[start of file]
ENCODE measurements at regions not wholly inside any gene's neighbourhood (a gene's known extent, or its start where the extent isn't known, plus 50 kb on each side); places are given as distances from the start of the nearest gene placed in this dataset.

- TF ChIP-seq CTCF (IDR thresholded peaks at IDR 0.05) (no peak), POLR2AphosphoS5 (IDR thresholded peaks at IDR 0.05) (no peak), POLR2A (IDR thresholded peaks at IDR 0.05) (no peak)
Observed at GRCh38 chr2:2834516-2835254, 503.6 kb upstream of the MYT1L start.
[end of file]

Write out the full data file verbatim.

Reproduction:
ENCODE measurements at regions not wholly inside any gene's neighbourhood (a gene's known extent, or its start where the extent isn't known, plus 50 kb on each side); places are given as distances from the start of the nearest gene placed in this dataset.

- TF ChIP-seq CTCF (IDR thresholded peaks at IDR 0.05) (no peak), POLR2AphosphoS5 (IDR thresholded peaks at IDR 0.05) (no peak), POLR2A (IDR thresholded peaks at IDR 0.05) (no peak)
Observed at GRCh38 chr2:2834516-2835254, 503.6 kb upstream of the MYT1L start.